A 'meat-tea' (archaism - it means that ham was served as well as cakes - afternoon tea was usually sweet, but 'meat-tea' or 'high-tea' was a kind of early savoury supper.) with Mr & Mrs James of Sutton and little Percy' their only child'. This event is a send up of all spoiled brats with indulgent parents. Little Percy is a monster who kicks Pooter and slaps Carrie's face as well as causing mayhem with several other guests. His indulgent mother does not 'believe in being too severe with young children'. Note how the adults don't smash the little brat to a pulp, which is an accurate observation by the authors, on the whole.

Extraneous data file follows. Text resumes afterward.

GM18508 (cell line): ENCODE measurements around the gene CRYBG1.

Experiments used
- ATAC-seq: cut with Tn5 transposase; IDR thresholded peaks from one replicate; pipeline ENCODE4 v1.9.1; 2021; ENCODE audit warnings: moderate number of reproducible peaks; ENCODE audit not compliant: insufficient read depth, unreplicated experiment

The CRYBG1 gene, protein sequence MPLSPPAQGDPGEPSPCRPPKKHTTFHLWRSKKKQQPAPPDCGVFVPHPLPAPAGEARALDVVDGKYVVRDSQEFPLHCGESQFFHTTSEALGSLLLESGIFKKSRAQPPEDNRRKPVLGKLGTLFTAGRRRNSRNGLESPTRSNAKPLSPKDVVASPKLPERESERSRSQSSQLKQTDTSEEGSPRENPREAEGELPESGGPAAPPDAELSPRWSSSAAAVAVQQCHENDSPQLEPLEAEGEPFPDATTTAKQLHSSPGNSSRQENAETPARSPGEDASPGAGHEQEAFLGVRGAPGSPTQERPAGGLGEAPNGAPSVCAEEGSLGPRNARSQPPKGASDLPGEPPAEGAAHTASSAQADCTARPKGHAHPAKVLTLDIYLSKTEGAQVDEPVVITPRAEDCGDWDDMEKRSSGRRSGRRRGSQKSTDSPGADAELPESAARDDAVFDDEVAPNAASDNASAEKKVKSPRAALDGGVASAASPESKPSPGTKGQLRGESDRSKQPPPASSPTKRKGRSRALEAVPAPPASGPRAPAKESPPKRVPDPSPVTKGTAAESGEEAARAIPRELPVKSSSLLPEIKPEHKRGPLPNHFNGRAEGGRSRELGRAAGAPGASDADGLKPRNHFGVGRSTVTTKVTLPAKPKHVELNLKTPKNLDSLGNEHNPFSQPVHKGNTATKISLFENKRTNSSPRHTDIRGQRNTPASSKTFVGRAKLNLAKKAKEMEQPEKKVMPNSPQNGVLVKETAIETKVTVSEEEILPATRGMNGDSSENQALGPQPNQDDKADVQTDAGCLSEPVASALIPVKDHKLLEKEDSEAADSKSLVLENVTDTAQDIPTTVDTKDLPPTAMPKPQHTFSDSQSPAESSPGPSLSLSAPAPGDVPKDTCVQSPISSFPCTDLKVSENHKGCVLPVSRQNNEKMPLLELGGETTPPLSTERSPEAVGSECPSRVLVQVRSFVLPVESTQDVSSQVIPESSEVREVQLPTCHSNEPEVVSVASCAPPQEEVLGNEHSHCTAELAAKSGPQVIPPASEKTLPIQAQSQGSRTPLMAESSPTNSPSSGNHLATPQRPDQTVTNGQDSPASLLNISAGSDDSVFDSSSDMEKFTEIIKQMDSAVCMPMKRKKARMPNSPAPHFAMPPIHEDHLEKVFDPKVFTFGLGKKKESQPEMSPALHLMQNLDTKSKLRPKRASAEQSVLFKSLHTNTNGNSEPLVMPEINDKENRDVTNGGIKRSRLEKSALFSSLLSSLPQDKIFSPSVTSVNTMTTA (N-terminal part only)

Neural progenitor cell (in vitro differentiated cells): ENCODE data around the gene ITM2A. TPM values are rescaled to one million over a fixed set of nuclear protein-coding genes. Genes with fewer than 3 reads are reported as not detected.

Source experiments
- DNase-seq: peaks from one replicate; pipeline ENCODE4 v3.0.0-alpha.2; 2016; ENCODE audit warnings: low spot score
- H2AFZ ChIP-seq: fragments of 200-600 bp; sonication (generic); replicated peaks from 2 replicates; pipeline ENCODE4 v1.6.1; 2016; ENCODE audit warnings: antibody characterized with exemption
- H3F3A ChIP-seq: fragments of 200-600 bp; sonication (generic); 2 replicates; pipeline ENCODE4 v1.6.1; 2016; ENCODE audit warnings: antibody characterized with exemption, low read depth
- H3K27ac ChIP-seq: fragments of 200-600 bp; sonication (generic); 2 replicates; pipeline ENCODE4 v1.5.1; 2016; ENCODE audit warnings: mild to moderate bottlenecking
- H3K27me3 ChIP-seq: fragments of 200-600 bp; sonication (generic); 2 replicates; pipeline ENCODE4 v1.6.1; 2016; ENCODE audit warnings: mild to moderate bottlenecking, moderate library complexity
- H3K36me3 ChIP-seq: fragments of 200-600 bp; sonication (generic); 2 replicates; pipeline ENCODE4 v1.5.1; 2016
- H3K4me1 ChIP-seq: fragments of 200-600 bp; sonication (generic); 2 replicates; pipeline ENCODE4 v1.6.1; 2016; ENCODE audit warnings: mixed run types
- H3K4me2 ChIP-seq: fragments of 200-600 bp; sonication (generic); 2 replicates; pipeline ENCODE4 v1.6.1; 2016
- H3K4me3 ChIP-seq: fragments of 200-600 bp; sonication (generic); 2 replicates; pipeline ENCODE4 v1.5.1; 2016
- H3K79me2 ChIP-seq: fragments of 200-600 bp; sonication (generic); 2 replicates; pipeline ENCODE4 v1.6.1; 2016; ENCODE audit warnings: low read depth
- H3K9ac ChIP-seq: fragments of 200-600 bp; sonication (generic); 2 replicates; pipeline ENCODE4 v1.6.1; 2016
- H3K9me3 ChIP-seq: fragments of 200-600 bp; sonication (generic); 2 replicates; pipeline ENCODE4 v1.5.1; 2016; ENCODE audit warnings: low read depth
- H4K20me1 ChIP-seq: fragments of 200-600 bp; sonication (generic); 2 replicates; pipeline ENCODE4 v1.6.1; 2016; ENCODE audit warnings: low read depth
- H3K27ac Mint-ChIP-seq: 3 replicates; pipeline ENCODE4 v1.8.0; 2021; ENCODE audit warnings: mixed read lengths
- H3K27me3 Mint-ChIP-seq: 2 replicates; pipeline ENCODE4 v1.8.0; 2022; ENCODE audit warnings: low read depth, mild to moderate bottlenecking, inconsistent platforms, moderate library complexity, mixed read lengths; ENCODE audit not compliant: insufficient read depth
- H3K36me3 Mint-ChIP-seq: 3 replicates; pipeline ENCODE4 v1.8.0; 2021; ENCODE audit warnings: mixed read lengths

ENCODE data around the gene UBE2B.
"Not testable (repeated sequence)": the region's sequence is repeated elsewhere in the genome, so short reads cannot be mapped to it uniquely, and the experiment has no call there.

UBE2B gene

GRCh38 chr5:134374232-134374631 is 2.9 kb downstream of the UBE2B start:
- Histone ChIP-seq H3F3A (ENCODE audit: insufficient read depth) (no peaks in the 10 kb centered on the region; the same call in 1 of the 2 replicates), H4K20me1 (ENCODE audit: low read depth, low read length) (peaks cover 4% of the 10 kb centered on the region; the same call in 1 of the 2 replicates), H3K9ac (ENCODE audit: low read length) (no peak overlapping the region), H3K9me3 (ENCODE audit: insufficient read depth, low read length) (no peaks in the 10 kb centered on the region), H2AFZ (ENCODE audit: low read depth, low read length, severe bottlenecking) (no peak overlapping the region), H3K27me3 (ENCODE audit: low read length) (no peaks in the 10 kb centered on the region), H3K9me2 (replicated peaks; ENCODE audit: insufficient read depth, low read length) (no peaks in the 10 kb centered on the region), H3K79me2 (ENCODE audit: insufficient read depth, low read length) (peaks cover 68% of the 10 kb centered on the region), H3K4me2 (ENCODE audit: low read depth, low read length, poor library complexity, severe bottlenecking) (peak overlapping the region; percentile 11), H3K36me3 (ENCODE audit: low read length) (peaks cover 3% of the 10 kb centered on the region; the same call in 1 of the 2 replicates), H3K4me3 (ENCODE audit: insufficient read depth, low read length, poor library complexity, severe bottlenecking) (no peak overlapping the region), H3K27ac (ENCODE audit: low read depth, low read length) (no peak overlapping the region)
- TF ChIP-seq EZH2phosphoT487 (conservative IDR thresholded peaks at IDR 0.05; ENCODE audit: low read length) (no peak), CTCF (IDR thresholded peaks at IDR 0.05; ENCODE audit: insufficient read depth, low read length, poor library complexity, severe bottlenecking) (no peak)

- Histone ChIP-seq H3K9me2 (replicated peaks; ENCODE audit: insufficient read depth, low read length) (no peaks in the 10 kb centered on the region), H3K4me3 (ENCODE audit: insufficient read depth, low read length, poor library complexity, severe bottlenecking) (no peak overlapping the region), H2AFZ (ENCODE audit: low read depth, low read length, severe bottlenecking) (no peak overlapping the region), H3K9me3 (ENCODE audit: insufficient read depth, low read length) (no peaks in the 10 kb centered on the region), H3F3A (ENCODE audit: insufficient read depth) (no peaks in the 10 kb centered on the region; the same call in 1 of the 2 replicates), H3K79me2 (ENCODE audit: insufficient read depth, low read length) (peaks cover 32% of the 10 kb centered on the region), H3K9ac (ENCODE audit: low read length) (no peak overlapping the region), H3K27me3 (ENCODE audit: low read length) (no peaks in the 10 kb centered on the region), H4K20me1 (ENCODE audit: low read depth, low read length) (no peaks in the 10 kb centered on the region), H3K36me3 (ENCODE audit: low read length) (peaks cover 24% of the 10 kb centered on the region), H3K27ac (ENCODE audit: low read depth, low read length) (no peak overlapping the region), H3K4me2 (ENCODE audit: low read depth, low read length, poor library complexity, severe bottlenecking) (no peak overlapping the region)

The main event in this chapter is the visit of Mrs James (who is quite probably on the run from Little Percy) and the dabble into spiritualism. Carrie's book 'There is No Birth' is a deliberate send up of a real book, written by an actress acquaintance of George Grossmith whose name was Florence Marryat. Her book was called 'There is no Death'. Grossmith changes the name and the author to Florence Singleyet (marry yet - single yet -get it?) as a joke. Marryat was an ardent spiritualist and Grossmith could not take it at all seriously (nor could many men - it remained a 'woman's pastime')